WWE character The Undertaker has set sights on bringing his 30 years career to an end.
The Undertaker, 55, whose real name is Mark Calaway suggested he was not returning to the ring anymore during the new WWE biopic The Last Ride.
“If there was ever a perfect ending to a career, that right there was it,” The Undertaker said in the last episode of the series.
“If Vince was in a pinch, would I come back? I guess time would only tell there.
“In case of emergency, break glass, you pull out The Undertaker. I would consider it. [But] at this point in my career, I have no desire to get back in the ring.”
Social media got ablaze immediately as The Undertaker began trending on Twitter towards the end of the series on Monday night.
There has been speculation in previous years about his retirement. In 2017, after losing a match to Roman Reigns, Calaway dropped his iconic gloves, hat and trenchcoat in the middle of the ring before walking backstage.
However, it seems Calaway was really going to call it quits this time as his interview with Sports Illustrated backed up his retirement claims in the WWE biopic series.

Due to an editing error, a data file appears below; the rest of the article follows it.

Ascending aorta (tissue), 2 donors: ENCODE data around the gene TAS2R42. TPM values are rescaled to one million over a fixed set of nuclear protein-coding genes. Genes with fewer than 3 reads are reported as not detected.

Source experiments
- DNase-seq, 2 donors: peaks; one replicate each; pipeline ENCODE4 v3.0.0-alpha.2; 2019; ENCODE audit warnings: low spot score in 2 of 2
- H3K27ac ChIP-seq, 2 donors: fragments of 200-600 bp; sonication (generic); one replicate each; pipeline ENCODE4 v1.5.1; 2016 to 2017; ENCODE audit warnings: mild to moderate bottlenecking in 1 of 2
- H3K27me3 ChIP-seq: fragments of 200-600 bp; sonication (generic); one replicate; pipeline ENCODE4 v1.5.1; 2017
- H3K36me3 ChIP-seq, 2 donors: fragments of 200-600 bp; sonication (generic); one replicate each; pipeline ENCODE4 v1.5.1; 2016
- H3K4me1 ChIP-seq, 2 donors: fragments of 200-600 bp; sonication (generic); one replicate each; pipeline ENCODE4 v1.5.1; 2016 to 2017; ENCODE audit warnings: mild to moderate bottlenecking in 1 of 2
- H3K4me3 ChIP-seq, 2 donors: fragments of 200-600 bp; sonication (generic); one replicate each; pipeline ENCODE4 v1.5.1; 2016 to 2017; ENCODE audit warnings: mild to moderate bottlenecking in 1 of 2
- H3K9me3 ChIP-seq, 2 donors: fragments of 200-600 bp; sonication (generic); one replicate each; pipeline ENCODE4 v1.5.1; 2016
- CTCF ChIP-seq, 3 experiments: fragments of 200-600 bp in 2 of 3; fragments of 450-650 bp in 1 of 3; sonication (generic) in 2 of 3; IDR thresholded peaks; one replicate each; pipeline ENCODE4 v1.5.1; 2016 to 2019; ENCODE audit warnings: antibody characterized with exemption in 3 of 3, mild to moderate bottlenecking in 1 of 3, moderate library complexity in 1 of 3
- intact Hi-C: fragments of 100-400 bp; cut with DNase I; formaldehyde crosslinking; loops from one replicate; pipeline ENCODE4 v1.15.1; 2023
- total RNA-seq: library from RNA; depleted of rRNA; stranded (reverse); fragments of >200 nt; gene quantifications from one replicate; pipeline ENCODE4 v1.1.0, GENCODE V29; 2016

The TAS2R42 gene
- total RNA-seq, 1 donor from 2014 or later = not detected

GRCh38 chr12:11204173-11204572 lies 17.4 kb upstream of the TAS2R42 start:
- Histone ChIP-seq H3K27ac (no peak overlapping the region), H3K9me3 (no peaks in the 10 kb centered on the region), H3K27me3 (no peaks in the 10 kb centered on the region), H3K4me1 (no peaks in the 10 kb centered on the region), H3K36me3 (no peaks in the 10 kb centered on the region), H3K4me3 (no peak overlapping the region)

“Physically, it’s becoming harder and harder to do what I do,” Taker told Sports Illustrated. He continued, “My mind is saying yes, but my body is saying, ‘Slow your roll.’ There’s got to be a time where I step aside. It’s a lot on my body to work even the limited schedule that I do. I still have young children, I need to think about them, too.”
He added, “I can’t do the things I used to do. But if my name is on the card, my goal is to try to go out and steal the show. I can’t go out and perform half-ass. Otherwise, I’m cheating somebody. Ultimately, I will be the one to make that decision.”
Mr Calaway has been a multiple world heavyweight champion, six-time tag team title holder and winner of the Royal Rumble.
He began his career with World Class Championship Wrestling in 1987, and moved to the WWE in the 1990s as a final member of Ted DiBiase’s Million Dollar Team.
Mr Calaway is also known as a WWE pioneer. He was part of the first Casket Match at Survivor Series in 1992, the first Buried Alive match in 1996 and the inaugural Hell in a Cell match in 1997.